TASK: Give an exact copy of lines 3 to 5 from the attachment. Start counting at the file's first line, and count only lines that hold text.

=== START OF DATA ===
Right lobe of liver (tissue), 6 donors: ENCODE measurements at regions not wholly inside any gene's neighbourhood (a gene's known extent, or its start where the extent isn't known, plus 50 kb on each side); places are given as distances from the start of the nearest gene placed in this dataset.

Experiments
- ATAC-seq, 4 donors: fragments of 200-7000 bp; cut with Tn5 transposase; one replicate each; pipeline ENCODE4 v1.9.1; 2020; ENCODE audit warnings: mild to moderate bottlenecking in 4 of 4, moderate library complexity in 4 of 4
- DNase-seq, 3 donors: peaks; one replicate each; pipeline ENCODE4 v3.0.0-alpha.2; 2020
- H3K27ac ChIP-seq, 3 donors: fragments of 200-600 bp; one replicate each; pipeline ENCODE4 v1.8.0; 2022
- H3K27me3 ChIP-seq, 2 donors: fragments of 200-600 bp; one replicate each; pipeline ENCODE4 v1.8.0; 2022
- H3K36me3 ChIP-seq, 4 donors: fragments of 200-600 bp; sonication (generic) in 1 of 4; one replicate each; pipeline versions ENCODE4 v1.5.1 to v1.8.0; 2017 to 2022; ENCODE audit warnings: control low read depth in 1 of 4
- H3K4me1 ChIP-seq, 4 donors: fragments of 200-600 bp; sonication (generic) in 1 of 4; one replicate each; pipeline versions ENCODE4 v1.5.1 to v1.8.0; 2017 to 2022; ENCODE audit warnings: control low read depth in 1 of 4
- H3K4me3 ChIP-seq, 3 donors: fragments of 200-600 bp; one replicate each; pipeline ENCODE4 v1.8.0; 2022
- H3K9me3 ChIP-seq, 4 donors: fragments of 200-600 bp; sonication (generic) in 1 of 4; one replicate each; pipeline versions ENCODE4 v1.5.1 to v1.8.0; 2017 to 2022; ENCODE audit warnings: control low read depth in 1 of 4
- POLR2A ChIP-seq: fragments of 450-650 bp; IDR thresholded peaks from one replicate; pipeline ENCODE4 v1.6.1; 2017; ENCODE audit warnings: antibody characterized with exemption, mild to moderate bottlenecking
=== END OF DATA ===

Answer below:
- ATAC-seq, 4 donors: fragments of 200-7000 bp; cut with Tn5 transposase; one replicate each; pipeline ENCODE4 v1.9.1; 2020; ENCODE audit warnings: mild to moderate bottlenecking in 4 of 4, moderate library complexity in 4 of 4
- DNase-seq, 3 donors: peaks; one replicate each; pipeline ENCODE4 v3.0.0-alpha.2; 2020
- H3K27ac ChIP-seq, 3 donors: fragments of 200-600 bp; one replicate each; pipeline ENCODE4 v1.8.0; 2022